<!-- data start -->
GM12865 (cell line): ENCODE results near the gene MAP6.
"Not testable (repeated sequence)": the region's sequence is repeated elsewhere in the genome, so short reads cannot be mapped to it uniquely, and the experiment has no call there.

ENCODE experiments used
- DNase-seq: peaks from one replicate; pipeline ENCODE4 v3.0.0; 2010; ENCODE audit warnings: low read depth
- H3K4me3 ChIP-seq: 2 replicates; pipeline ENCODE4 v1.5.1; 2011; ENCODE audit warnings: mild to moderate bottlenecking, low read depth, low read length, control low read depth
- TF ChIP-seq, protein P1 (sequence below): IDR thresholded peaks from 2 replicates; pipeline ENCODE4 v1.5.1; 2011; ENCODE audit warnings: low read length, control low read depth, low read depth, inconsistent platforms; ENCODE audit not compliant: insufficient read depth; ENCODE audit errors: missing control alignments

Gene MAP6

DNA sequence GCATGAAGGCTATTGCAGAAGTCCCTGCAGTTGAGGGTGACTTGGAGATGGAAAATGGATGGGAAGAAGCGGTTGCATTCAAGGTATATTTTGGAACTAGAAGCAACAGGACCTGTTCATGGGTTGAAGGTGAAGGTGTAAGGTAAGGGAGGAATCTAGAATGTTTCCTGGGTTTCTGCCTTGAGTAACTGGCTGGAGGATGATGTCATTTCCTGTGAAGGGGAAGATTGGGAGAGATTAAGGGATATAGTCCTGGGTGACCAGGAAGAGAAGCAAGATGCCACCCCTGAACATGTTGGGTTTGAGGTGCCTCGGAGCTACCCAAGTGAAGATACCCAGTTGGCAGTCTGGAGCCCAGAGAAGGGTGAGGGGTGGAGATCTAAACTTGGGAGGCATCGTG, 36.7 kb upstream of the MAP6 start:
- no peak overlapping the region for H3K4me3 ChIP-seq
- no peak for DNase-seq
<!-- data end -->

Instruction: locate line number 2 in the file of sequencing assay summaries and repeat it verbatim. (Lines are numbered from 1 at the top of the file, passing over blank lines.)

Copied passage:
"Not testable (repeated sequence)": the region's sequence is repeated elsewhere in the genome, so short reads cannot be mapped to it uniquely, and the experiment has no call there.